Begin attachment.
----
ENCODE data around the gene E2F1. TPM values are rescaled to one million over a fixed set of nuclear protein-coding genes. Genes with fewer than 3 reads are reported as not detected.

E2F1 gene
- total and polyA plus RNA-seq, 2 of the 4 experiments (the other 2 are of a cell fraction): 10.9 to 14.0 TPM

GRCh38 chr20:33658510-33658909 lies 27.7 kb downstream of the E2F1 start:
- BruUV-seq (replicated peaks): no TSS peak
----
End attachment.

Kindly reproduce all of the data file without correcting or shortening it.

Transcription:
ENCODE data around the gene E2F1. TPM values are rescaled to one million over a fixed set of nuclear protein-coding genes. Genes with fewer than 3 reads are reported as not detected.

E2F1 gene
- total and polyA plus RNA-seq, 2 of the 4 experiments (the other 2 are of a cell fraction): 10.9 to 14.0 TPM

GRCh38 chr20:33658510-33658909 lies 27.7 kb downstream of the E2F1 start:
- BruUV-seq (replicated peaks): no TSS peak